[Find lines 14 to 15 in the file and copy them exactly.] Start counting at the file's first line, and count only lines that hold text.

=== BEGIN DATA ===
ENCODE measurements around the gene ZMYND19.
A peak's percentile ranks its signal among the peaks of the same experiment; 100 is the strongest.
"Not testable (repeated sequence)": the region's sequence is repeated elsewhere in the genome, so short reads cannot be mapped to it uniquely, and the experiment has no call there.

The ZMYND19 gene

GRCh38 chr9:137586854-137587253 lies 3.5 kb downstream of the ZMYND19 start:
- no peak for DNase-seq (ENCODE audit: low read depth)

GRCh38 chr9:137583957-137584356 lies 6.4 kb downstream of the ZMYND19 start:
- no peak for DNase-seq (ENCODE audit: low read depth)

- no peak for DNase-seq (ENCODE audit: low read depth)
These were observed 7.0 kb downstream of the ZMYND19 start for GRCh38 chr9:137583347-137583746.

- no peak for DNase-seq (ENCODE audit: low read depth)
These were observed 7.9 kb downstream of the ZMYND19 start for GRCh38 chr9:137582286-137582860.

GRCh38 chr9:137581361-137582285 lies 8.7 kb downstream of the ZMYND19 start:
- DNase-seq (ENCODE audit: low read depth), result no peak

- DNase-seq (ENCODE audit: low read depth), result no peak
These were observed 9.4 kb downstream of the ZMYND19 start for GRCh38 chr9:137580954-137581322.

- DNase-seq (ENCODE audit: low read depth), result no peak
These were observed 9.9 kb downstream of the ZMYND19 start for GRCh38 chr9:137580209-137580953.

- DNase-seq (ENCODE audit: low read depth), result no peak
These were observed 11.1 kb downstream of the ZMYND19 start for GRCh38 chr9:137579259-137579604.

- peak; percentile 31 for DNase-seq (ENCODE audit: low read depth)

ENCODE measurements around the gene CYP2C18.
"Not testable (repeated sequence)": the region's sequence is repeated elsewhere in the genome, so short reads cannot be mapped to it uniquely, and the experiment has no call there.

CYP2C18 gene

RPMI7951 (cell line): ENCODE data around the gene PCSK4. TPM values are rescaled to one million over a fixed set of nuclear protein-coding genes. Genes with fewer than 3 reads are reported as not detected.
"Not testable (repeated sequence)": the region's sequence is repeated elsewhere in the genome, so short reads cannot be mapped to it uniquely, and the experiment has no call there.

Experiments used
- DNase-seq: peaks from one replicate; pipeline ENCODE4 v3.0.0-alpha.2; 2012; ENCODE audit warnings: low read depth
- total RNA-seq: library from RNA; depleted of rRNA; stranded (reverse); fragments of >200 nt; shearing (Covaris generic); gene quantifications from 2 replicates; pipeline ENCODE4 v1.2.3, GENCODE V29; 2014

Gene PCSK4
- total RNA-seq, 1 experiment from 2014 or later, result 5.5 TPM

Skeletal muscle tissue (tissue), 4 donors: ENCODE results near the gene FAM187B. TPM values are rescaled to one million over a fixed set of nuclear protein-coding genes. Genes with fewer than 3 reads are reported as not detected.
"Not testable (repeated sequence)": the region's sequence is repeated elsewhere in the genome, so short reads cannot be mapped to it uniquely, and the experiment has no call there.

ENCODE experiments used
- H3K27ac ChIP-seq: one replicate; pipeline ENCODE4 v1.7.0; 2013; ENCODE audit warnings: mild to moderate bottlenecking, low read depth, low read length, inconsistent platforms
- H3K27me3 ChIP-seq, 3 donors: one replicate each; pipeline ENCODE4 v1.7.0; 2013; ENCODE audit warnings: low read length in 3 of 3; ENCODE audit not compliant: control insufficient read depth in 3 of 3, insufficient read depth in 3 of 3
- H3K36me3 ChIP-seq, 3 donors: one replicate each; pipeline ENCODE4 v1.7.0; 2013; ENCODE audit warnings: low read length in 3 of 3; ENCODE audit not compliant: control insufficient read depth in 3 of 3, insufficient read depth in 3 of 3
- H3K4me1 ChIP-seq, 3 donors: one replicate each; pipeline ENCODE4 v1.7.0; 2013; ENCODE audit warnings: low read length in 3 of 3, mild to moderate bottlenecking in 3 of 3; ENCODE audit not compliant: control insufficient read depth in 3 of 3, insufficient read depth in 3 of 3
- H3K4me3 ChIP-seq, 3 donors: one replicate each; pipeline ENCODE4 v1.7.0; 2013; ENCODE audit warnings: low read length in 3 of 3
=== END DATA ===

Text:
- DNase-seq (ENCODE audit: low read depth), result no peak

- DNase-seq (ENCODE audit: low read depth), result no peak